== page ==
Blackstone Chambers‘ Dinah Rose QC and Ben Jaffey, alongside One Brick Court’s Aidan Eardley have secured a Supreme Court victory regarding the publication of Prince Charles’ ‘black spider memos.’
The trio were instructed by the Guardian News & Media’s Jan Clements while Leigh Day represented the Campaign for Freedom of Information which intervened in the case, instructing Nathalie Lieven QC, Richard Stein and Julianne Morrison. Timothy Pitt-Payne QC was instructed on the case by the Information Commissioner.
After a decade-long battle between The Guardian and Whitehall, five of the seven Supreme Court judges found that the then Attorney General Dominic Grieve did not have the authority to override a decision of the Upper Tribunal to publish letters sent by Prince Charles to government ministers, a judicial body which has the same status as the High Court.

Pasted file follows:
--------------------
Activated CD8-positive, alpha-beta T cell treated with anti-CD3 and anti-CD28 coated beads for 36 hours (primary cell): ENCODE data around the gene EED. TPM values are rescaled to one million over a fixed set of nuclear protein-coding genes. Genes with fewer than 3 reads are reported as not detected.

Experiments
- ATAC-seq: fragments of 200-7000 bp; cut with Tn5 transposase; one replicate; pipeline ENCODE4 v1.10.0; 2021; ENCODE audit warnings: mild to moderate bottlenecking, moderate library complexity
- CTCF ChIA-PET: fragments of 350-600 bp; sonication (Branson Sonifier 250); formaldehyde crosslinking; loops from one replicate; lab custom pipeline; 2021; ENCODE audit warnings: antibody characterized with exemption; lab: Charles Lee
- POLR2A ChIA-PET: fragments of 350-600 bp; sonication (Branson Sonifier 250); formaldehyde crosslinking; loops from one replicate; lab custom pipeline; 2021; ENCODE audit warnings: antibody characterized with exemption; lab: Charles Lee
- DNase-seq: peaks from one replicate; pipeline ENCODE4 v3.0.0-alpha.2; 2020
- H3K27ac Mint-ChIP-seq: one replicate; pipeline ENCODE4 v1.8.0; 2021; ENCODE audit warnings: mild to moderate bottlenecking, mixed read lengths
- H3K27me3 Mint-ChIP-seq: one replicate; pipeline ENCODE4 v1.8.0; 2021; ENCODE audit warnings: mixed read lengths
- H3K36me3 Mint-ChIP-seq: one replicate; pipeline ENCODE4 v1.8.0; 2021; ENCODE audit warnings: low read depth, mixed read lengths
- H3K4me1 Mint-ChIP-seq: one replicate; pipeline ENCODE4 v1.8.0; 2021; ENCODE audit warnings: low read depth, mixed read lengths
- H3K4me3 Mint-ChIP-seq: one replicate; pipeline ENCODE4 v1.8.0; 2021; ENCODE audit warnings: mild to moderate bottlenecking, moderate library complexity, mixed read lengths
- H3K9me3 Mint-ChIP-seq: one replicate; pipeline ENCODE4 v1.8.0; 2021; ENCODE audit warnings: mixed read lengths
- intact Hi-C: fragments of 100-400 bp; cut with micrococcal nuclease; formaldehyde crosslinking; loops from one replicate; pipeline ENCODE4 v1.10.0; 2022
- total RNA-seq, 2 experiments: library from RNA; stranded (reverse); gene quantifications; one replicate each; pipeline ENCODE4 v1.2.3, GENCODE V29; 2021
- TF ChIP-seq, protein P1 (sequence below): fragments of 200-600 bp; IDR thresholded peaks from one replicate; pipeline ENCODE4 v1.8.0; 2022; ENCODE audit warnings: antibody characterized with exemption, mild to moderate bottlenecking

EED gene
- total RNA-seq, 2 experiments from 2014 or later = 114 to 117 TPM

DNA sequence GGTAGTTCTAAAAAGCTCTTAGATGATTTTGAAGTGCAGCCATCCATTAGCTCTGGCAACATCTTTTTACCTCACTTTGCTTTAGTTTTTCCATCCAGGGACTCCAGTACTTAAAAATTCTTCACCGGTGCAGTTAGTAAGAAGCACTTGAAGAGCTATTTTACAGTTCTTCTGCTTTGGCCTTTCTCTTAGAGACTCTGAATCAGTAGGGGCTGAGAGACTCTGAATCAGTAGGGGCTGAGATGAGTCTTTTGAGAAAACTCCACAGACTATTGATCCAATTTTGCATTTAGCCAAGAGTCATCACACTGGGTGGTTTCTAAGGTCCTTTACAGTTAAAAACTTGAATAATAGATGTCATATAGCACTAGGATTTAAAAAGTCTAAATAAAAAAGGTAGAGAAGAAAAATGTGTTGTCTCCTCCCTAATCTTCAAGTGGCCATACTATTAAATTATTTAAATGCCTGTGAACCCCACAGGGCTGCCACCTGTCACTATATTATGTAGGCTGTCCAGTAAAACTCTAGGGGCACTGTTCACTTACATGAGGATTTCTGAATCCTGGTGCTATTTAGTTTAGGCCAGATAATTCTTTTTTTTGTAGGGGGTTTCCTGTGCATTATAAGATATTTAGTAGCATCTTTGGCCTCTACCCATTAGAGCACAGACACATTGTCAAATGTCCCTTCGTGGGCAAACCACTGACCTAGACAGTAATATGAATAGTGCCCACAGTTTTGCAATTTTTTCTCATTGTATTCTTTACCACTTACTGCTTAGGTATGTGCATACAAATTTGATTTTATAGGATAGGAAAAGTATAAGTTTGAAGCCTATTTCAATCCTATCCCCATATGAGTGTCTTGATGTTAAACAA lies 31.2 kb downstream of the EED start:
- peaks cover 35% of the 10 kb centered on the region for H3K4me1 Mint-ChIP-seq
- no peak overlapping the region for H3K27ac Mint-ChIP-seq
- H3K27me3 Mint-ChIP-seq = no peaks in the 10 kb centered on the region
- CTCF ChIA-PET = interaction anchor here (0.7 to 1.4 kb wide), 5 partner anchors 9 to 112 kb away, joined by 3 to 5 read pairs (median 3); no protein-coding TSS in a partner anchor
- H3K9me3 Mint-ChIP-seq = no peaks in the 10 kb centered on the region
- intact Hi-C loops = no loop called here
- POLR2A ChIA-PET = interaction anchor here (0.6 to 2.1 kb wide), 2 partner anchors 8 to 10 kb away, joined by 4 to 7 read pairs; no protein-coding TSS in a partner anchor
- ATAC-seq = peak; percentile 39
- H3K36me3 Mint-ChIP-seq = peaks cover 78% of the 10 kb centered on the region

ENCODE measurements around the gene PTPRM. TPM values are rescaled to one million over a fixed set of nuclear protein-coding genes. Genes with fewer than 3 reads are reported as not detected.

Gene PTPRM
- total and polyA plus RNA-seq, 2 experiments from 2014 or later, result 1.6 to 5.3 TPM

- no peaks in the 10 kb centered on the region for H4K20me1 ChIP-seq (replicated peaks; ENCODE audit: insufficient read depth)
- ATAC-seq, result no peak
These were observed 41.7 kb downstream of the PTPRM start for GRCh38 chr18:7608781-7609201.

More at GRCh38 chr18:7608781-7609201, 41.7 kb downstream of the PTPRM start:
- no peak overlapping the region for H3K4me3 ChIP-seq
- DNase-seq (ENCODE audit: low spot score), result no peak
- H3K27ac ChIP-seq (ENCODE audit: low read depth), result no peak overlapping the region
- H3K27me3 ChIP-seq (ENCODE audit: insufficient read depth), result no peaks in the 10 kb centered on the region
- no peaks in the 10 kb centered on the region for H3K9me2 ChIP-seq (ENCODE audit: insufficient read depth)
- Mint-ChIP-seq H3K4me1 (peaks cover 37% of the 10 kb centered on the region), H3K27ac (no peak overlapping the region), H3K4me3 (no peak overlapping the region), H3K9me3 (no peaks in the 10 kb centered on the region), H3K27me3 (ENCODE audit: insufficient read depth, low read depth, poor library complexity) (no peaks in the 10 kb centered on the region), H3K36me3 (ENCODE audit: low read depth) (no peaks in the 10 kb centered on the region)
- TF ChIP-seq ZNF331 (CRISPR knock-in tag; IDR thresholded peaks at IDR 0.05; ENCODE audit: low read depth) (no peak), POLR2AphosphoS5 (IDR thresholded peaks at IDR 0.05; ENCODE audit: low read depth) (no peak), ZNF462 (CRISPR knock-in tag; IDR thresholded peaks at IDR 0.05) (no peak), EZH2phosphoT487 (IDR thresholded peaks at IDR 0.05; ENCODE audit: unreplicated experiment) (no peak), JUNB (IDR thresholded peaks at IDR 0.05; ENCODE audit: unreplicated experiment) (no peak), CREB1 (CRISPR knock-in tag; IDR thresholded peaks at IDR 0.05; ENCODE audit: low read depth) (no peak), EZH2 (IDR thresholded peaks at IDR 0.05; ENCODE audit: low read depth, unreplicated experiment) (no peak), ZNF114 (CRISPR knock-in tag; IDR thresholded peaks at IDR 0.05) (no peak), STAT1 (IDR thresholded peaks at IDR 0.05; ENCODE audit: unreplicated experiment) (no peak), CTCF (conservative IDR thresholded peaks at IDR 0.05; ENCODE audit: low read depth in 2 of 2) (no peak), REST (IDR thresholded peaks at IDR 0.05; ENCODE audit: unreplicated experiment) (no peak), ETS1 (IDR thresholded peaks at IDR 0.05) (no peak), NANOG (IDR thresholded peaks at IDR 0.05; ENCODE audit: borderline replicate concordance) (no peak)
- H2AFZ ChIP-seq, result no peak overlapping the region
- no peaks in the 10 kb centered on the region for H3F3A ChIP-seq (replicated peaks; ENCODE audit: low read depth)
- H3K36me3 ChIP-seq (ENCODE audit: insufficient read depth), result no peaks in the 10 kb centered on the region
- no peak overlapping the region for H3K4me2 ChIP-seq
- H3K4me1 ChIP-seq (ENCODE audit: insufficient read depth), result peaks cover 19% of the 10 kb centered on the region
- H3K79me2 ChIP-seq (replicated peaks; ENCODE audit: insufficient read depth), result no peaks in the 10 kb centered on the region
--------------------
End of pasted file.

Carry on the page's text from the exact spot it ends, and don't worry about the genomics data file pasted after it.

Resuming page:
Grieve in response to the Tribunal decision, which had held that the 27 pieces of correspondence should be made public, stopped the publication stating that he had, on ‘reasonable grounds’, formed the opinion that the Government had been entitled to refuse disclosure of the letters.
Blackstone Chambers’ James Eadie QC, 11KBW’s Karen Steyn QC and Monckton Chambers’ Josh Holmes acted for the Attorney General instructed by the Treasury Solicitor.